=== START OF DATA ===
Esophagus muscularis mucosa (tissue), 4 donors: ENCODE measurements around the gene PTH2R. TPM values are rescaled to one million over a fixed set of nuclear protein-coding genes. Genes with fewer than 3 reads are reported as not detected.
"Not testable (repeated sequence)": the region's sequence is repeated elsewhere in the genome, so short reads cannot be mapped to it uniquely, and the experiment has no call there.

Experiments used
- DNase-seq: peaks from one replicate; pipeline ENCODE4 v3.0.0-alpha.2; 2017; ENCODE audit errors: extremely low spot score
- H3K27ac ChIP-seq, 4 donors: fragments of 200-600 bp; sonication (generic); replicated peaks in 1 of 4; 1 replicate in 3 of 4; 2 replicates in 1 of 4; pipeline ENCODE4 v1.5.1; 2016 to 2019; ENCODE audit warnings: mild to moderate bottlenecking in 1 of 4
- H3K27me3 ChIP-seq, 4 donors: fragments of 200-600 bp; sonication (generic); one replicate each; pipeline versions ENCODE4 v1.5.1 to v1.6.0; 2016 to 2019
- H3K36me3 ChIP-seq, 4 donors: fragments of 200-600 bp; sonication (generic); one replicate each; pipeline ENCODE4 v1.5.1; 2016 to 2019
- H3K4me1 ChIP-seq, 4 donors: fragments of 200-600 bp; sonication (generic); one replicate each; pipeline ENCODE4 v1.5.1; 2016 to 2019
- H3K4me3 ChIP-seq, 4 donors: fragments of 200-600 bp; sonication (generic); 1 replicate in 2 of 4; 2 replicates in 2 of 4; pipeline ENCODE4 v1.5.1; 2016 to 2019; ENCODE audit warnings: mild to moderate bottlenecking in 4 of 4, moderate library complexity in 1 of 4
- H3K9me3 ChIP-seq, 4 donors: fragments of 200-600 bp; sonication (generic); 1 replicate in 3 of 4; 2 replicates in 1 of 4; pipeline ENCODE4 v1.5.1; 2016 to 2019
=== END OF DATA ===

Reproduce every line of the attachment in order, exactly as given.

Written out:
Esophagus muscularis mucosa (tissue), 4 donors: ENCODE measurements around the gene PTH2R. TPM values are rescaled to one million over a fixed set of nuclear protein-coding genes. Genes with fewer than 3 reads are reported as not detected.
"Not testable (repeated sequence)": the region's sequence is repeated elsewhere in the genome, so short reads cannot be mapped to it uniquely, and the experiment has no call there.

Experiments used
- DNase-seq: peaks from one replicate; pipeline ENCODE4 v3.0.0-alpha.2; 2017; ENCODE audit errors: extremely low spot score
- H3K27ac ChIP-seq, 4 donors: fragments of 200-600 bp; sonication (generic); replicated peaks in 1 of 4; 1 replicate in 3 of 4; 2 replicates in 1 of 4; pipeline ENCODE4 v1.5.1; 2016 to 2019; ENCODE audit warnings: mild to moderate bottlenecking in 1 of 4
- H3K27me3 ChIP-seq, 4 donors: fragments of 200-600 bp; sonication (generic); one replicate each; pipeline versions ENCODE4 v1.5.1 to v1.6.0; 2016 to 2019
- H3K36me3 ChIP-seq, 4 donors: fragments of 200-600 bp; sonication (generic); one replicate each; pipeline ENCODE4 v1.5.1; 2016 to 2019
- H3K4me1 ChIP-seq, 4 donors: fragments of 200-600 bp; sonication (generic); one replicate each; pipeline ENCODE4 v1.5.1; 2016 to 2019
- H3K4me3 ChIP-seq, 4 donors: fragments of 200-600 bp; sonication (generic); 1 replicate in 2 of 4; 2 replicates in 2 of 4; pipeline ENCODE4 v1.5.1; 2016 to 2019; ENCODE audit warnings: mild to moderate bottlenecking in 4 of 4, moderate library complexity in 1 of 4
- H3K9me3 ChIP-seq, 4 donors: fragments of 200-600 bp; sonication (generic); 1 replicate in 3 of 4; 2 replicates in 1 of 4; pipeline ENCODE4 v1.5.1; 2016 to 2019